I started getting interested in Biology in the 10th or 11th grade. That was when I began to think about the world from a scientific perspective. I studied Biology at Wayne State University for five years on a presidential scholarship, for which I am eternally grateful! I minored in Chemistry after getting interested in the inner workings of organic chemistry. While going to college I earned money by tutoring classes I had already taken. I also offered "supplemental instruction" which were informal classroom question and answer sessions. I worked in a research lab after earning an undergraduate research fellowship and explored Physiology at the School of Medicine. Then went on to study Toxicology at the University of Wisconsin, Madison. While there a decision appeared clear between focusing on research or teaching. I like teaching better. I truly enjoy spreading knowledge about Biology and Chemistry and finding fun ways to introduce people to these (often difficult) subjects.
Undergraduate Degree: Wayne State University - Bachelor of Science, Biology, General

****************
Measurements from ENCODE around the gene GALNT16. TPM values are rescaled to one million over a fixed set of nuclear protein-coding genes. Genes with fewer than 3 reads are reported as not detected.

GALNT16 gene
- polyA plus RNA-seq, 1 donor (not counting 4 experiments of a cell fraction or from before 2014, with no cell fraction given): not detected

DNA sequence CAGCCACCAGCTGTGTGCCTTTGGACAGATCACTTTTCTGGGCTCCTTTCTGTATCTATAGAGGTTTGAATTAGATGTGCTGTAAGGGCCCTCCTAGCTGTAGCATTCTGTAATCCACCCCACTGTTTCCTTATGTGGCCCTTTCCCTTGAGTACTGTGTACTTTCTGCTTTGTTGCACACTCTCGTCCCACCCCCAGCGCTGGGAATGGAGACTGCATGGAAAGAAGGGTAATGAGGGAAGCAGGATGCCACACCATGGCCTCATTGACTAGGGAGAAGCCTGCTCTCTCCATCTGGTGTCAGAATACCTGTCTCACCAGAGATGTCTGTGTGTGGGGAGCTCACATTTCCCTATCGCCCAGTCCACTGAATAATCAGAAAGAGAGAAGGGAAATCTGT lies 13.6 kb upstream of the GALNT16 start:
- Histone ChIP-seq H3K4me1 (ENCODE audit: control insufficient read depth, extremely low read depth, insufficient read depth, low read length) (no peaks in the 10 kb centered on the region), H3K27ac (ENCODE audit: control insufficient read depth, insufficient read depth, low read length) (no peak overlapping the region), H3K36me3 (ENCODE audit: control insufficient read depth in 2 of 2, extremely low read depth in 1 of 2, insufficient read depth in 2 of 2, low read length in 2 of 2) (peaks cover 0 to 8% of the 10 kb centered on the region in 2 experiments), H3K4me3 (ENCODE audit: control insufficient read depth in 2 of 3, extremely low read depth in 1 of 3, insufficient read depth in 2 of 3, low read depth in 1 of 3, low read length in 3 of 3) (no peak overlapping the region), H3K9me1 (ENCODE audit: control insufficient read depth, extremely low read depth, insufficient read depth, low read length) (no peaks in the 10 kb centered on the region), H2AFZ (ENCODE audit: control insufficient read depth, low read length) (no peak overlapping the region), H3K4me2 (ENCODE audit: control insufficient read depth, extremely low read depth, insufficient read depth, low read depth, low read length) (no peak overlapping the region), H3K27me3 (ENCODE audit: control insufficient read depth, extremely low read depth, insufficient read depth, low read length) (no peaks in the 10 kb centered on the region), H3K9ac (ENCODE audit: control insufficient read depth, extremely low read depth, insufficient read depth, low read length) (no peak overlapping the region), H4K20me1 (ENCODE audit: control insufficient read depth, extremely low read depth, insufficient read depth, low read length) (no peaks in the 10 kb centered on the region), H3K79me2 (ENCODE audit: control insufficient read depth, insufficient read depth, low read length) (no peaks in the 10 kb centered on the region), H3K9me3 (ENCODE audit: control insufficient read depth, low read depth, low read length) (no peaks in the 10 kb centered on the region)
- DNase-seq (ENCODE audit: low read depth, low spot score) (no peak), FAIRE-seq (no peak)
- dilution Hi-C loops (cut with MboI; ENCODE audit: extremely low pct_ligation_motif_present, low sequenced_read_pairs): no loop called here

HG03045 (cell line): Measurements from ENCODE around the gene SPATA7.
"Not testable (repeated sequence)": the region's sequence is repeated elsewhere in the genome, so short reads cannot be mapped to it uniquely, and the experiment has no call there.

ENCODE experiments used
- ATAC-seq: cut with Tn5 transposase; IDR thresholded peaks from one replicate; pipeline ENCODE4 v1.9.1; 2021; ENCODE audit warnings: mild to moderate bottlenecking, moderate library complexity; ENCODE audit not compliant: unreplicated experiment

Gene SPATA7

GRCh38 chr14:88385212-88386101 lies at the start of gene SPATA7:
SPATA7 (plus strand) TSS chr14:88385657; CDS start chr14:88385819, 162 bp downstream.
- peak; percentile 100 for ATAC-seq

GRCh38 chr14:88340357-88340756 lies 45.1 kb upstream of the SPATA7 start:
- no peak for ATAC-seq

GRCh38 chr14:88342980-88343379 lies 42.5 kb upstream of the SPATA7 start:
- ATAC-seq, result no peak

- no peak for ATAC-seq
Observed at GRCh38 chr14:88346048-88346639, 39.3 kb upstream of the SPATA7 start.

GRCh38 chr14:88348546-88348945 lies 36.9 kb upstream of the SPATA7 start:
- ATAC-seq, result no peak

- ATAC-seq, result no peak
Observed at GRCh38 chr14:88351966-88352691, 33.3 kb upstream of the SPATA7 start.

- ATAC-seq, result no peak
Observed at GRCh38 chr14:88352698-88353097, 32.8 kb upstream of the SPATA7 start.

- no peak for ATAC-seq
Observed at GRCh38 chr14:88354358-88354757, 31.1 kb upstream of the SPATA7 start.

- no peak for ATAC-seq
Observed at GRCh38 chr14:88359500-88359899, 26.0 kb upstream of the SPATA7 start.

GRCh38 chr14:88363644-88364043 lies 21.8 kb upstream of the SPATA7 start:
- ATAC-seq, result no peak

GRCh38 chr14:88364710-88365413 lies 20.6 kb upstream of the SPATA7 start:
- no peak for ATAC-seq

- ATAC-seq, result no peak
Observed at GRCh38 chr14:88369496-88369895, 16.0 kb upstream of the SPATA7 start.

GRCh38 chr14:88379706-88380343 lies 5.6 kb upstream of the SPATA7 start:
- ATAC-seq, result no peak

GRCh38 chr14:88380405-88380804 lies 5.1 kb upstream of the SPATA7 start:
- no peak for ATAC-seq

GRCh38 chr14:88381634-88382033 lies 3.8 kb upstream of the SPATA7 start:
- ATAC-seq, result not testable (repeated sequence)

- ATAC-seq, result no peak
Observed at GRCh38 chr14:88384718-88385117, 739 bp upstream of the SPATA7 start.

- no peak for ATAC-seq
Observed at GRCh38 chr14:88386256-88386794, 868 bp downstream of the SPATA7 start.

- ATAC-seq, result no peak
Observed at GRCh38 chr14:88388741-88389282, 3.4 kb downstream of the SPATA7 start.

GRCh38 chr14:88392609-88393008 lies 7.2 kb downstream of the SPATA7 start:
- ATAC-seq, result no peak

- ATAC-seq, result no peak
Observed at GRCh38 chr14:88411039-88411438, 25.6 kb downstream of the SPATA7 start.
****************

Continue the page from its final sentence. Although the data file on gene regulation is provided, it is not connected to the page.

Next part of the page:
SAT Math: 700
GRE Quantitative: 750
games, art, cats, nature
Anatomy & Physiology
High School Biology
High School Chemistry
What is your teaching philosophy?
Students should be shown how to find answers on their own. If the tutor looks up information or solves a problem, they should explain what they are doing so the student can learn to do it themselves.
What might you do in a typical first session with a student?
Taking a quick look through the course syllabus to look at the overall structure of the course, and where the student is along that path, is a great way to start. Also, looking at the types of materials the student is using.
How can you help a student become an independent learner?
By not just answering a student's questions, but also showing them how the tutor arrived at that answer and what resources were used, a student is better able to work things through the next time or on an exam or quiz.
How would you help a student stay motivated?
Trying to relate course materials to real-world situations or relevant and recent developments motivates a student and increases interest in the subject.